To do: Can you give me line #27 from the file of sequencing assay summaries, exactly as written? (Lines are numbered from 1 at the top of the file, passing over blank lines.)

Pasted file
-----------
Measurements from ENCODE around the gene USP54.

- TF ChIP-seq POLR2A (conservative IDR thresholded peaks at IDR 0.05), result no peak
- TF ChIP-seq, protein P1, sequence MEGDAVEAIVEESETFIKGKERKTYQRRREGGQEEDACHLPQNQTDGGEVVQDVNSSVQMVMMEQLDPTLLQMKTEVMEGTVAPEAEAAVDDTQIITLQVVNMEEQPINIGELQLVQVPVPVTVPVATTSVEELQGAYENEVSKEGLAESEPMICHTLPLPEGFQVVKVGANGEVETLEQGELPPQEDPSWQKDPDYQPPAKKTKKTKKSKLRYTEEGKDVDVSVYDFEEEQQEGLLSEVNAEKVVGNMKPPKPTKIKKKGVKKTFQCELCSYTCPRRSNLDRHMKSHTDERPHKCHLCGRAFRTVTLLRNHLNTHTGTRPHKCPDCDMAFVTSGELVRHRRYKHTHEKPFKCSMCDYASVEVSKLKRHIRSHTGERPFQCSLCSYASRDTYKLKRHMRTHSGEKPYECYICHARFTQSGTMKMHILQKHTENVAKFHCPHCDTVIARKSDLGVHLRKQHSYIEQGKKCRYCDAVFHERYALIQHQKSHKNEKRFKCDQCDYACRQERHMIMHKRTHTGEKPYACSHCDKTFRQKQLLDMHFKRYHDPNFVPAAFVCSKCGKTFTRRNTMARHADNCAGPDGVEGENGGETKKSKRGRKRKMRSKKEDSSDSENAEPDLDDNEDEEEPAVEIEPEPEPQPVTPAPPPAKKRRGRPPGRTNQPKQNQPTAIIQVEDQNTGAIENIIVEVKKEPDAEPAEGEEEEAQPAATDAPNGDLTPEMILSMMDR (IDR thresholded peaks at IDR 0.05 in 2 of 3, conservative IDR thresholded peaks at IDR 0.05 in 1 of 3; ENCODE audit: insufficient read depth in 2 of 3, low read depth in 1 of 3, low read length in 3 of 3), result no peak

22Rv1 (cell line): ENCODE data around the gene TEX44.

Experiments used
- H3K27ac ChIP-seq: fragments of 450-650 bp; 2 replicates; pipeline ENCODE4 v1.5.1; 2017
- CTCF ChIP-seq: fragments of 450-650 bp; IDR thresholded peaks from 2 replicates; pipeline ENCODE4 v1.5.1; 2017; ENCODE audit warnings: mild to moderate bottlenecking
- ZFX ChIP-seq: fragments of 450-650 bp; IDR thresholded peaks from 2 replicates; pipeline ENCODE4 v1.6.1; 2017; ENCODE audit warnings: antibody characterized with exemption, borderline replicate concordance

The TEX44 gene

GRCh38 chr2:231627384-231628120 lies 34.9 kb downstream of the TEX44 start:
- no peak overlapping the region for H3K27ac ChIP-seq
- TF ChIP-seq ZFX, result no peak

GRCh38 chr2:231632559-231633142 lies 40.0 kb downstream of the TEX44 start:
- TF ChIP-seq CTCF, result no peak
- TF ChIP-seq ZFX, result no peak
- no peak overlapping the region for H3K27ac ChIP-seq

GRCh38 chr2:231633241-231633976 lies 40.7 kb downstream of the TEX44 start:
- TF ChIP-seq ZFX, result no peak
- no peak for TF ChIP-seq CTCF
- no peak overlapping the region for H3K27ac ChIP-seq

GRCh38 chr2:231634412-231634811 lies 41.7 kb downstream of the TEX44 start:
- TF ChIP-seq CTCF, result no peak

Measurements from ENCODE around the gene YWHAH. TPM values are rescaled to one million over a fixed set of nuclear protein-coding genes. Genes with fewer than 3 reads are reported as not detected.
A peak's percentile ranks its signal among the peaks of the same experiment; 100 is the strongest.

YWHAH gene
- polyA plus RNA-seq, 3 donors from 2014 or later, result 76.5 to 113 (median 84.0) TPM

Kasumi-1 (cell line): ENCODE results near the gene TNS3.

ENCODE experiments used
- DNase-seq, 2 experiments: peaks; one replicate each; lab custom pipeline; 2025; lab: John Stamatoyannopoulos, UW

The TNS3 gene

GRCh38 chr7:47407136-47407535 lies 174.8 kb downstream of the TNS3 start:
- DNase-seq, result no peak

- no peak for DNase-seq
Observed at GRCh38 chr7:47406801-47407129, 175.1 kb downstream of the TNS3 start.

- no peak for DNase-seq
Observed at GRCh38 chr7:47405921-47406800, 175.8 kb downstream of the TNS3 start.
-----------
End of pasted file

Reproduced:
Kasumi-1 (cell line): ENCODE results near the gene TNS3.